• The $650-million project came online in December and is due to produce 1,700 gigawatt hours when fully operational later this year – enough to power 1.3 million homes.
  • Mexico won plaudits from environmentalists in 2015 when it became the first emerging country to announce its emissions reduction targets for the United Nations climate accord, ambitiously vowing to halve them by 2050.
  • To get there, it is tendering clean energy projects in which private companies produce, sell and purchase electricity on an open market. The three projects tendered so far have generated an estimated $8.6 billion in investment. The resulting electricity will power some 6.5 million homes, according to government figures.
  • The Villanueva plant is the largest solar project in the world outside China and India.

Category: ECONOMY

1. Centre seeks suggestions on long term capital gains clause

 

  • The Centre opened for public discussion its proposed clause in the Income Tax Act that would give the government the power to specify the applicability of the long-term capital gains tax and the security transaction tax.
  • The Finance Act 2018 had introduced Section 112A in the Income Tax Act, to provide that long-term capital gains arising from the transfer of a long-term capital asset, if it is an equity share in a company, be taxed at 10% of the value of the gains exceeding Rs. 1 lakh.
  • The said section, inter alia, provides that the provisions of the section shall apply to the capital gains arising from a transfer of long-term capital asset being an equity share in a company, only if securities transaction tax (STT) has been paid on the acquisition and transfer of such capital asset.

‘Genuine cases’

  • However, to provide the applicability of the tax regime under Section 112A of the Act to genuine cases where the STT could not have been paid, it has also been provided in sub-section (4) of Section 112A of the Act that the Central Government may specify, by notification, the nature of acquisitions in respect of which the requirement of payment of STT shall not apply in the case of acquisition of equity share in a company.

D. GS4 Related

Nothing here for today!!!

E. Editorials

Category: POLITY

1. The impeachment controversy

 

  • With the Rajya Sabha Chairman rejecting the notice given by 64 Opposition members for the impeachment of the Chief Justice of India, the focus has shifted to the presiding officer’s power to admit or reject a motion.

Judges (Inquiry) Act, 1968

  • Section 3 of the Judges (Inquiry) Act, 1968, says the presiding officer may admit or refuse to admit the motion after holding consultations with such persons as he thinks fit, and considering the material before him.
  • The law is open to interpretation on whether he can reject the motion on merits without sending the charges to a committee for investigation.
    • A common sense view suggests the Chairman has to apply his mind to the nature of the charge.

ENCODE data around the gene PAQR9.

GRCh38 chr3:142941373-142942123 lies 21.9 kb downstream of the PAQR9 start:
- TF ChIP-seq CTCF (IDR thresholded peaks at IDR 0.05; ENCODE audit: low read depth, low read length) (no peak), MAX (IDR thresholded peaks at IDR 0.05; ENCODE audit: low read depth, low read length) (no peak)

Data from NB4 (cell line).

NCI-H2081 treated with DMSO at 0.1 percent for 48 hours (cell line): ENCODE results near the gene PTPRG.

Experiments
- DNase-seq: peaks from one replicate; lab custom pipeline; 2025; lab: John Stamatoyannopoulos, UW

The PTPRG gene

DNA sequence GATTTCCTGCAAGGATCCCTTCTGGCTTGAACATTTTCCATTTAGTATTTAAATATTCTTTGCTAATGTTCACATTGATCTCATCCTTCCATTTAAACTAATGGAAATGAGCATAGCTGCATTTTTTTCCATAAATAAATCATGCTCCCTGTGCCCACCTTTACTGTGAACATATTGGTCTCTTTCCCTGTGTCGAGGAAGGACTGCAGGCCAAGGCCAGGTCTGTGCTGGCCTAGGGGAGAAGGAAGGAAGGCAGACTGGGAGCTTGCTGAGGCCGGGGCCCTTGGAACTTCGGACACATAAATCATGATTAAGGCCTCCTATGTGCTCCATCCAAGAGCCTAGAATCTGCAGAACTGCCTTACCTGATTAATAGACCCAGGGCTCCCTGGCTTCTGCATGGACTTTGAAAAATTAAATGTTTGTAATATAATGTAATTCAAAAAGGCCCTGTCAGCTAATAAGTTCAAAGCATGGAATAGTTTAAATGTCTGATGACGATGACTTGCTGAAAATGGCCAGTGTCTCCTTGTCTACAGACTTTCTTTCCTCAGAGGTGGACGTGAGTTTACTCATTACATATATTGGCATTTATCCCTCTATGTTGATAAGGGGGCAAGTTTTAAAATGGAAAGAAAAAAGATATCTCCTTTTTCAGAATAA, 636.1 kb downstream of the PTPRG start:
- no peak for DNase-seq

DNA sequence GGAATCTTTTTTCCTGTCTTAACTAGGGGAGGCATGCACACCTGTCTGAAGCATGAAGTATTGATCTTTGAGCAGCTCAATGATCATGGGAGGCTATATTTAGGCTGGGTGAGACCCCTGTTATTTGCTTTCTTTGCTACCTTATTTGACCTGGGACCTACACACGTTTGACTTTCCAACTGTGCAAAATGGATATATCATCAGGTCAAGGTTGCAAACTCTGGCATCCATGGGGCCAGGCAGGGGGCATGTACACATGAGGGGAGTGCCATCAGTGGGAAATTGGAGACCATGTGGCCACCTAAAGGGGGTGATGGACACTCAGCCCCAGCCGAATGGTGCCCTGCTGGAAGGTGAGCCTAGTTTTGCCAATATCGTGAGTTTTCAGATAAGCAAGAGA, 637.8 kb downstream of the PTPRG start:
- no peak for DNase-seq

• To argue that he should merely satisfy himself on the number of signatures appended to the motion and straightaway constitute a probe committee is unlikely to find judicial favour.
    • However, it needs a court to delineate the contours of such an interpretation. Rajya Sabha Chairman and Vice-President M. Venkaiah Naidu held there is little merit in any of the five charges.
    • He has considered the implications for judicial independence if an investigation were ordered into charges that he says are based on mere suspicion and conjecture.
    • He has picked holes in the motion’s wording, saying the signatories themselves are unsure of the veracity of the charges.
  1. Krishna Swami v. Union of India (1992)
  • As for the legal foundation of his order, Mr. Naidu has cited the Supreme Court ruling in M. Krishna Swami v. Union of India (1992), which directed the Speaker (or Chairman) to act with utmost care, circumspection and responsibility and to keep equally in mind the seriousness of the imputations, nature and quality of the record before him, and the indelible chilling effect on the public administration of justice and the independence of the judiciary in the estimate of the general public.
    • He has also gone by Mehar Singh Saini (2010) to elaborate on the phrase proved misbehaviour or incapacity, used in Article 124(4) of the Constitution, the ground for impeachment of a Supreme Court judge.
    • What is possibly the main charge — that Justice Misra misused his control over the roster to assign cases selectively with a view to influencing their outcome — is indeed a serious one.
    • But the question is whether impeachment is an option in the absence of concrete material to establish this charge.

Category: INTERNATIONAL RELATIONS

1. Narendra Modi’s visit to China and the global flux of Geopolitics

Prime Minister Narendra Modi goes to China on April 27, against the background of turbulence in global geopolitics and some domestic disquiet about “softening” of India’s China policy.

The international backdrop is worrying in many respects.

  • The face-off between the U.S. (and its allies) and Russia is arguably worse than during the Cold War.
  • They confront each other, through proxy forces, in three active conflict zones — Ukraine, Syria and Afghanistan.